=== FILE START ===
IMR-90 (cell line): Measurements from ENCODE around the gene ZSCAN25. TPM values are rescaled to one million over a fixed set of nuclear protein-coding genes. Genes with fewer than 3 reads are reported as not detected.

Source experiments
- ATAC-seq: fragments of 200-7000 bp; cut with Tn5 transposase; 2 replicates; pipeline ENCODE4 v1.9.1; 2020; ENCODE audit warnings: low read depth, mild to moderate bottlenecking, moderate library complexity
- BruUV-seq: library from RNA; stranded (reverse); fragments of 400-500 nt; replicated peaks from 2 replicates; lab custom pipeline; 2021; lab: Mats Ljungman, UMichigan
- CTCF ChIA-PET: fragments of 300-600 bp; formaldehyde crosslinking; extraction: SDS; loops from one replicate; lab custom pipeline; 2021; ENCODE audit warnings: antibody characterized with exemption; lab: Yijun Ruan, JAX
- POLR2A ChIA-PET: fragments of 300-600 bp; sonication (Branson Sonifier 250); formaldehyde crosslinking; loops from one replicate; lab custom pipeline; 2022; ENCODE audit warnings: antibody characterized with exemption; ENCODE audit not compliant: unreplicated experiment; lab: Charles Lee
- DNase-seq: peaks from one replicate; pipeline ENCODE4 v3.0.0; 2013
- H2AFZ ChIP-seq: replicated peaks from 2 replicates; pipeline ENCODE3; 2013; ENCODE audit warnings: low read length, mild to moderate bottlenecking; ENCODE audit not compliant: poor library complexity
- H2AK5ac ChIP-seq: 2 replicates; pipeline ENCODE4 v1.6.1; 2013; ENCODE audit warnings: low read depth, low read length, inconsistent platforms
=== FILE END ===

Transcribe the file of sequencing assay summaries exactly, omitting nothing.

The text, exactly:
IMR-90 (cell line): Measurements from ENCODE around the gene ZSCAN25. TPM values are rescaled to one million over a fixed set of nuclear protein-coding genes. Genes with fewer than 3 reads are reported as not detected.

Source experiments
- ATAC-seq: fragments of 200-7000 bp; cut with Tn5 transposase; 2 replicates; pipeline ENCODE4 v1.9.1; 2020; ENCODE audit warnings: low read depth, mild to moderate bottlenecking, moderate library complexity
- BruUV-seq: library from RNA; stranded (reverse); fragments of 400-500 nt; replicated peaks from 2 replicates; lab custom pipeline; 2021; lab: Mats Ljungman, UMichigan
- CTCF ChIA-PET: fragments of 300-600 bp; formaldehyde crosslinking; extraction: SDS; loops from one replicate; lab custom pipeline; 2021; ENCODE audit warnings: antibody characterized with exemption; lab: Yijun Ruan, JAX
- POLR2A ChIA-PET: fragments of 300-600 bp; sonication (Branson Sonifier 250); formaldehyde crosslinking; loops from one replicate; lab custom pipeline; 2022; ENCODE audit warnings: antibody characterized with exemption; ENCODE audit not compliant: unreplicated experiment; lab: Charles Lee
- DNase-seq: peaks from one replicate; pipeline ENCODE4 v3.0.0; 2013
- H2AFZ ChIP-seq: replicated peaks from 2 replicates; pipeline ENCODE3; 2013; ENCODE audit warnings: low read length, mild to moderate bottlenecking; ENCODE audit not compliant: poor library complexity
- H2AK5ac ChIP-seq: 2 replicates; pipeline ENCODE4 v1.6.1; 2013; ENCODE audit warnings: low read depth, low read length, inconsistent platforms